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How good is your data?
At a time when major advances in machine learning (ML), artificial intelligence (AI), and internet of things (IoT) are being promoted in the industry, many manufacturers continue to struggle to incorporate advanced analytics into their business processes. Critical to the success of any data analytics initiative is having clean data. The data must be accurately labeled, free of duplicate records, and blended to generate the correct results. These are key to becoming a truly data-driven enterprise.
Adding to the challenge are the rapidly increasing volumes and variety of the types of data coming from business applications, sensors, third-party sources and e-commerce transactions. Together, these have contributed to creating bad data. To compensate, data analysts and data scientists must cleanse the data before incorporating it into their analytics dashboards and models, which is a time-consuming and expensive process. Most industry estimates show that, on average, it costs $10 per record to clean up the bad data and $100 if you do nothing. Moreover, the ramifications of doing nothing will continue to grow. Business users waste time dealing with bad data, data scientists spend an excessive amount of time cleaning up the data, and IT must invest in developing processes to keep various systems that are not integrated.
A classic use case
Take, for example, a manufacturing company that wants to create a quality dashboard as an integral part of their continuous improvement initiatives. An important first step is to consider the quantity of data needed to get a complete and accurate view of the critical quality metrics (data points) the company has at its disposal. Most companies create and collect large quantities of process data but typically use them for tracking purposes only. To get a complete and accurate picture of the “quality health” of the company, the analytics dashboard needs to include scrap data, warranty claim data, inbound inspection data, rework data, and that from other sources.
The simple answer to the question of where the data for a quality dashboard is to be obtained is the enterprise resource planning (ERP) system. Unfortunately, this is not even close to being correct in most cases. Much of the detail data from the shop floor is not captured in the ERP system or even stored in the enterprise data warehouse (EDW). The problem is that this data is processed and stored in multiple, fragmented systems.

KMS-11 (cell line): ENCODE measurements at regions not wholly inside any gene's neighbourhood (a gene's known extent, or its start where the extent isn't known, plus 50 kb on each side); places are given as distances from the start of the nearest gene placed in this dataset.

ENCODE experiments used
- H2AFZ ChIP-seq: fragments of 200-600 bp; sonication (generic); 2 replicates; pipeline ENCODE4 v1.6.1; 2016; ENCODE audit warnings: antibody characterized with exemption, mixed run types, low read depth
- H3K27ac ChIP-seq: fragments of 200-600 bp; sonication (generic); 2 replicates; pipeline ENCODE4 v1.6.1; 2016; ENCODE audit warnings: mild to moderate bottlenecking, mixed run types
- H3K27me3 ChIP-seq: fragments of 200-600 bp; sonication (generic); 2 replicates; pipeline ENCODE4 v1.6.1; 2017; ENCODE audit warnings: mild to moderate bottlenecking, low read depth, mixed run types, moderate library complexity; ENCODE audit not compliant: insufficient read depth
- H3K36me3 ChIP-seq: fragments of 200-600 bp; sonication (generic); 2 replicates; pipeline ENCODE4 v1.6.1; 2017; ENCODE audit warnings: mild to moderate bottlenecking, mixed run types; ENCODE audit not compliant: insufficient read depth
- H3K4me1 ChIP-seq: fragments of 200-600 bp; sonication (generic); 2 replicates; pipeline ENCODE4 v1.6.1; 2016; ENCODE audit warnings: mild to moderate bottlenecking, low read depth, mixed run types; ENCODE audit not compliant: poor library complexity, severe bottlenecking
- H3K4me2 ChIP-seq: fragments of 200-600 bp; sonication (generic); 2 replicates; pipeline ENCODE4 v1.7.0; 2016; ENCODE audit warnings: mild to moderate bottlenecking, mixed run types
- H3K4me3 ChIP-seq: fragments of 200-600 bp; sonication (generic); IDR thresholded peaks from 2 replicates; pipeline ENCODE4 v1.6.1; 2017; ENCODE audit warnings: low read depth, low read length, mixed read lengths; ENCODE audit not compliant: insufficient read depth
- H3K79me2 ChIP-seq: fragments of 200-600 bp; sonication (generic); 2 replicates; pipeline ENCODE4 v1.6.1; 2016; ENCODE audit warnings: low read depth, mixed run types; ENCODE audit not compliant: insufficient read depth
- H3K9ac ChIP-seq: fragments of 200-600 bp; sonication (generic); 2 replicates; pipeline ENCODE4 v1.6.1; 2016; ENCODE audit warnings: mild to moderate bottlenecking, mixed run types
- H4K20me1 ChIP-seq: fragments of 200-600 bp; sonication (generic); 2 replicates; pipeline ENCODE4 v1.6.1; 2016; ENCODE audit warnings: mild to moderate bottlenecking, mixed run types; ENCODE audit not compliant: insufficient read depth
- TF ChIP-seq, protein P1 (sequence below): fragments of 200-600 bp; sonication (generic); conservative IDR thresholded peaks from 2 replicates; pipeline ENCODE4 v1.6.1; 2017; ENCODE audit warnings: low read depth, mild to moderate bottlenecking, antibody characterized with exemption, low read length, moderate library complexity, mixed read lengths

With so many data points, companies need to take a repeatable, proactive approach to data accuracy and related issues in order to build trust in the information that leads to increased adoption. Production, quality control, and demand planning are among the many functions that manufacturers can enhance through improved data quality. Having trusted and complete data improves visibility into manufacturing processes and thereby reduces or eliminates engineering flaws, manufacturing overruns and underruns, product defects, and other problems related to quality.
In this scenario, the opportunity is to invest in a system and the skill sets that will allow them to quickly and easily prep, blend, and cleanse their existing process data with the data in their ERP and EDW systems, which in turn can be analyzed more easily in spotting patterns and drawing actionable insights from the information.
The Naveego Complete Data Accuracy Platform
Having clean data is at the core of every manufacturing company’s continuous-improvement programs. A crucial step to maintaining data quality over time is investing in the right technology.
Naveego is a cloud-first data accuracy management service that identifies and continually monitors data problems at the source systems before that bad data creates inaccuracies in reports, dashboards, or other decision-making tools. In addition, our Master Data Management solution compares data in all systems and delivers one version of the truth by ensuring that changes to data in one system are reflected in all other systems that also contain that same data.
The right data quality management strategy will not only help you make better and more-informed business decisions but will also maximize the success of your current and future business initiatives.
From a healthcare system perspective, the use and sources of data are even broader and more complex than the number of EHR systems that are in play. Throw in some claims data, financial data, user-generated data, labor/HR data, and patient-satisfaction data as a start. Harmonization of all that data is way beyond the core capabilities of the EHR vendors. They should stop presenting themselves as the data hub to their customers. Healthcare needs to invest in an enterprise data layer outside the EHR.